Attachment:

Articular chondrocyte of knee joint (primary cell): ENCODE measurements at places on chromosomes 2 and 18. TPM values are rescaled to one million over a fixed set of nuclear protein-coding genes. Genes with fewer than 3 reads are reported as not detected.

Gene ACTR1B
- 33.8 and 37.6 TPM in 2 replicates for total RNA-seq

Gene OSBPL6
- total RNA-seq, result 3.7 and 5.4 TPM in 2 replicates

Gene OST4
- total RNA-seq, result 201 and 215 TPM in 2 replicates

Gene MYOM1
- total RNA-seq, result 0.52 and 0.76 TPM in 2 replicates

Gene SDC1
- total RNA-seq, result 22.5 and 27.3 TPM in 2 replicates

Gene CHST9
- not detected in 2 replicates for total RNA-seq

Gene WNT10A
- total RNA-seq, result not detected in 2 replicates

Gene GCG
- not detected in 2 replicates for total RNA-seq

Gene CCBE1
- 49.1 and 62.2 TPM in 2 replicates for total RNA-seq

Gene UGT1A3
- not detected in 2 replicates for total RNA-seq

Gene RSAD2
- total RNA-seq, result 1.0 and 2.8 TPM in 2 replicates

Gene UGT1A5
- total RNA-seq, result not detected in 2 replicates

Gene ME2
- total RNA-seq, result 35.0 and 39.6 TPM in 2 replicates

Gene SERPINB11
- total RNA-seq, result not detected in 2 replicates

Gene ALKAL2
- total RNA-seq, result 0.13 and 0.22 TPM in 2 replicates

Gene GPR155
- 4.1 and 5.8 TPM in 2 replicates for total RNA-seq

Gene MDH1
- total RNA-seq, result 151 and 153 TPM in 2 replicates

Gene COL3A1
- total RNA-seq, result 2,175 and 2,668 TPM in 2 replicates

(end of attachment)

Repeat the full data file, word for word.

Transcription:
Articular chondrocyte of knee joint (primary cell): ENCODE measurements at places on chromosomes 2 and 18. TPM values are rescaled to one million over a fixed set of nuclear protein-coding genes. Genes with fewer than 3 reads are reported as not detected.

Gene ACTR1B
- 33.8 and 37.6 TPM in 2 replicates for total RNA-seq

Gene OSBPL6
- total RNA-seq, result 3.7 and 5.4 TPM in 2 replicates

Gene OST4
- total RNA-seq, result 201 and 215 TPM in 2 replicates

Gene MYOM1
- total RNA-seq, result 0.52 and 0.76 TPM in 2 replicates

Gene SDC1
- total RNA-seq, result 22.5 and 27.3 TPM in 2 replicates

Gene CHST9
- not detected in 2 replicates for total RNA-seq

Gene WNT10A
- total RNA-seq, result not detected in 2 replicates

Gene GCG
- not detected in 2 replicates for total RNA-seq

Gene CCBE1
- 49.1 and 62.2 TPM in 2 replicates for total RNA-seq

Gene UGT1A3
- not detected in 2 replicates for total RNA-seq

Gene RSAD2
- total RNA-seq, result 1.0 and 2.8 TPM in 2 replicates

Gene UGT1A5
- total RNA-seq, result not detected in 2 replicates

Gene ME2
- total RNA-seq, result 35.0 and 39.6 TPM in 2 replicates

Gene SERPINB11
- total RNA-seq, result not detected in 2 replicates

Gene ALKAL2
- total RNA-seq, result 0.13 and 0.22 TPM in 2 replicates

Gene GPR155
- 4.1 and 5.8 TPM in 2 replicates for total RNA-seq

Gene MDH1
- total RNA-seq, result 151 and 153 TPM in 2 replicates

Gene COL3A1
- total RNA-seq, result 2,175 and 2,668 TPM in 2 replicates